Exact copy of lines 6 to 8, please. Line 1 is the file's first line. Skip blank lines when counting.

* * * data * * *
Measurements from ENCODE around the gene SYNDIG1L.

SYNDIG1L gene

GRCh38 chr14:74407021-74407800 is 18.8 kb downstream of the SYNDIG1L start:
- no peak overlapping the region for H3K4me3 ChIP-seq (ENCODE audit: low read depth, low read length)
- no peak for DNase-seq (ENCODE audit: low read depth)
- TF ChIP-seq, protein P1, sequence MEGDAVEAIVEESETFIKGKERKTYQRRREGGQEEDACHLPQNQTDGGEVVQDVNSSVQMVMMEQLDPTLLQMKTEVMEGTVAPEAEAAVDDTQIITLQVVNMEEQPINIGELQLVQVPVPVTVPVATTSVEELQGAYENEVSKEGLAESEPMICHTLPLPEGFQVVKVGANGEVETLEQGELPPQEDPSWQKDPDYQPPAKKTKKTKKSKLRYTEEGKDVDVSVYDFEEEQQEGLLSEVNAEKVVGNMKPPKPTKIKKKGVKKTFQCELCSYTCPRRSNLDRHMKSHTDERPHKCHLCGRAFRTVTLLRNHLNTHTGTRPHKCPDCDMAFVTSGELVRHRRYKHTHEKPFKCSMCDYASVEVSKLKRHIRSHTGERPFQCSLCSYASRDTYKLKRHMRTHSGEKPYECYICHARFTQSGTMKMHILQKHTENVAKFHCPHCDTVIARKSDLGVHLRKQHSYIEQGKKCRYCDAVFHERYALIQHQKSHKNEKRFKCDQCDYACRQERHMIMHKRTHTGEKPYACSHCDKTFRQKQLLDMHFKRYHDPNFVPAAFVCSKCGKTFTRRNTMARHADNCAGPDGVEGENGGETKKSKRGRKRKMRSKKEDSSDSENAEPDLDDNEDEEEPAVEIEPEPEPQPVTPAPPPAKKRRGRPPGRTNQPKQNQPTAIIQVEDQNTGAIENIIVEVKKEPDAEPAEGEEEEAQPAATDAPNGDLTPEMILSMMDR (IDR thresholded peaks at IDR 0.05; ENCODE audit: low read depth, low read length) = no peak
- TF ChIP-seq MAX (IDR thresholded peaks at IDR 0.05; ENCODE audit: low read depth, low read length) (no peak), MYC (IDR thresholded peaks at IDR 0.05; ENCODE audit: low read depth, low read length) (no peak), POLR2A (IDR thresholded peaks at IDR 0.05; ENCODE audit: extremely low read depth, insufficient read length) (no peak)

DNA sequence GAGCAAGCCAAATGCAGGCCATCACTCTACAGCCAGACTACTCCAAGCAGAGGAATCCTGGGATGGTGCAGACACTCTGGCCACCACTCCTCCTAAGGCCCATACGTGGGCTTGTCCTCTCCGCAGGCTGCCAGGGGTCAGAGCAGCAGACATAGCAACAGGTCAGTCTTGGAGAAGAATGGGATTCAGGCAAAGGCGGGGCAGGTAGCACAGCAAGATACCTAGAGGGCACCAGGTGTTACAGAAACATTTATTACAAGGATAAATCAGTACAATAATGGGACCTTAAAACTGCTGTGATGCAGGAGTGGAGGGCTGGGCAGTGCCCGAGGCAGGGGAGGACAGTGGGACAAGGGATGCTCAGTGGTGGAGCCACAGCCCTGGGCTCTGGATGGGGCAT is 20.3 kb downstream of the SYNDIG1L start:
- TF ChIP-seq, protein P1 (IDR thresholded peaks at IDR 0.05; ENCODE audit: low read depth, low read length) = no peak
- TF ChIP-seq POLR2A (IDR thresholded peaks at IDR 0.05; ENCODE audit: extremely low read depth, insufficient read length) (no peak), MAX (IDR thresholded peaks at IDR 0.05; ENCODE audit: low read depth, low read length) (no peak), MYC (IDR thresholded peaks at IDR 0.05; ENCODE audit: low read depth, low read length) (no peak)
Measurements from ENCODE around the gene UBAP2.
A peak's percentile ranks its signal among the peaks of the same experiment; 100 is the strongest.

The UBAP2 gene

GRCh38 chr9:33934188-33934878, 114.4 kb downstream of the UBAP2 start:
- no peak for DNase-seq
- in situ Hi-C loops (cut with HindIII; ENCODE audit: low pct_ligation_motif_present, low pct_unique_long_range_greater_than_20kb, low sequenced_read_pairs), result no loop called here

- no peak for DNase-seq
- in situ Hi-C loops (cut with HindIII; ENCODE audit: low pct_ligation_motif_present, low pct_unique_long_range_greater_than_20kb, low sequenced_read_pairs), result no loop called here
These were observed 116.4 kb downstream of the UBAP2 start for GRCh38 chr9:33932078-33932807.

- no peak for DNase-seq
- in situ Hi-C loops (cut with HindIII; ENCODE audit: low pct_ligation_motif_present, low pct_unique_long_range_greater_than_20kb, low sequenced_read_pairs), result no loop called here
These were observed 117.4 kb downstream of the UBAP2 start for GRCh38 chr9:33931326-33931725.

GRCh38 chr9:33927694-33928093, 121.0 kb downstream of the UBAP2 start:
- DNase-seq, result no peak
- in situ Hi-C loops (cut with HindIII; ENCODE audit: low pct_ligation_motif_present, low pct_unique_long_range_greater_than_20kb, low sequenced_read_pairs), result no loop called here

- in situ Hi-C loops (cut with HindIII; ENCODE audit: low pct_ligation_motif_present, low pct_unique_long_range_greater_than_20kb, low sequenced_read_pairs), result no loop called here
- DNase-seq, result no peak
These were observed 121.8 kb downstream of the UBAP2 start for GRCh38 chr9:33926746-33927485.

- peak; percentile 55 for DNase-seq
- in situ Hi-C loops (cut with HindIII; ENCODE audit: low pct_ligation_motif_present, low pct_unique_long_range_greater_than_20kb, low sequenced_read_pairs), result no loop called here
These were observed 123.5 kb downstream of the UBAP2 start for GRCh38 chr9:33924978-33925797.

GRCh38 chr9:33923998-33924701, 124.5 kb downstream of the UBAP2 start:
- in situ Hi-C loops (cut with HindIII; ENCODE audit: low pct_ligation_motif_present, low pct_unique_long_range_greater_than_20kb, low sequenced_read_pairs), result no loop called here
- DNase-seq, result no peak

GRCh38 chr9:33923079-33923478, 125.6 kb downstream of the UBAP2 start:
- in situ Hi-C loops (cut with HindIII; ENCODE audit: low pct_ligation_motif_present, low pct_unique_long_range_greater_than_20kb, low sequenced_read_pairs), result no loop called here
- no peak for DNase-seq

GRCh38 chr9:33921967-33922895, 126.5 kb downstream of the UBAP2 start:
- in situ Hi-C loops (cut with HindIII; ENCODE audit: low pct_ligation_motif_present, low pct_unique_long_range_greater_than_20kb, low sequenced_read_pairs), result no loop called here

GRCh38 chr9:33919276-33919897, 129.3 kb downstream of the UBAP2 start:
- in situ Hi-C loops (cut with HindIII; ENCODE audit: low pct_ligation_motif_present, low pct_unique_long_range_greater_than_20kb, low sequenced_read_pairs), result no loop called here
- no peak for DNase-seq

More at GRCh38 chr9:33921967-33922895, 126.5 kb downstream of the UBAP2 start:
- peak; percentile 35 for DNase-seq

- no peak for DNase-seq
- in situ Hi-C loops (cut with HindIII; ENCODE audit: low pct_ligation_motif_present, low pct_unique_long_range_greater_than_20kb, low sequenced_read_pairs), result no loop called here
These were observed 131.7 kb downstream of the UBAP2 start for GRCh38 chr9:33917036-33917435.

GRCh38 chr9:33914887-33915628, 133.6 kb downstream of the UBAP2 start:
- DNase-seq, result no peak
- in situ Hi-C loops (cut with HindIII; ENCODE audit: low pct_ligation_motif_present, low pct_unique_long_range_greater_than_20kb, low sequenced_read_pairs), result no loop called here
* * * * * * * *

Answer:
- TF ChIP-seq, protein P1, sequence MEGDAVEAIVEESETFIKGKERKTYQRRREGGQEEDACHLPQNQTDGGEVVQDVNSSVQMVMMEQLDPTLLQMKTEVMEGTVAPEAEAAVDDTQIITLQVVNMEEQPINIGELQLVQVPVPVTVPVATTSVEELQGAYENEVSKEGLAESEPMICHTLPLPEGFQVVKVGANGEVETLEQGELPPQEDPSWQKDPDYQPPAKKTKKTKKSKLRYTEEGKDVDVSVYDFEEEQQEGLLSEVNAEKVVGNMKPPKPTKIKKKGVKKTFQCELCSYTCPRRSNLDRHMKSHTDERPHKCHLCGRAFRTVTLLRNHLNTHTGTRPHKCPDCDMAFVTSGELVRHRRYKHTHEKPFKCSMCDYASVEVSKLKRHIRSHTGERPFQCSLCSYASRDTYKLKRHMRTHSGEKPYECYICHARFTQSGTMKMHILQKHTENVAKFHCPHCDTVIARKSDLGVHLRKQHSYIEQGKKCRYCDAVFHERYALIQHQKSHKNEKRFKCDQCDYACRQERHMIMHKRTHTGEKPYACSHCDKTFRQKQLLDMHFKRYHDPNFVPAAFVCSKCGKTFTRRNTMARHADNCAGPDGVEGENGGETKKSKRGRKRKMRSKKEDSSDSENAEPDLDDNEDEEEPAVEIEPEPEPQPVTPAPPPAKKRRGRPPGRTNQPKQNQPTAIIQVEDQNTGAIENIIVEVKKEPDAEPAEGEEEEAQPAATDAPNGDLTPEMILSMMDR (IDR thresholded peaks at IDR 0.05; ENCODE audit: low read depth, low read length) = no peak
- TF ChIP-seq MAX (IDR thresholded peaks at IDR 0.05; ENCODE audit: low read depth, low read length) (no peak), MYC (IDR thresholded peaks at IDR 0.05; ENCODE audit: low read depth, low read length) (no peak), POLR2A (IDR thresholded peaks at IDR 0.05; ENCODE audit: extremely low read depth, insufficient read length) (no peak)

DNA sequence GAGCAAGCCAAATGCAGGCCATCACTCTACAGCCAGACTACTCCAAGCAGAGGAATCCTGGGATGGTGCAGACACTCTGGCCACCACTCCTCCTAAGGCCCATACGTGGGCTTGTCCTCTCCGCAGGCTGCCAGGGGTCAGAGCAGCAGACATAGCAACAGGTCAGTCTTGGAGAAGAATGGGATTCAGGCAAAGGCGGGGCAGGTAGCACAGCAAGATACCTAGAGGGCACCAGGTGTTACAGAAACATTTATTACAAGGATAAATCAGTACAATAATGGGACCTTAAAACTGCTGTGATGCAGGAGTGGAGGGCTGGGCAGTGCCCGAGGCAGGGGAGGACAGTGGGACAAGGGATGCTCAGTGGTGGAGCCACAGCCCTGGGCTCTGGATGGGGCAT is 20.3 kb downstream of the SYNDIG1L start: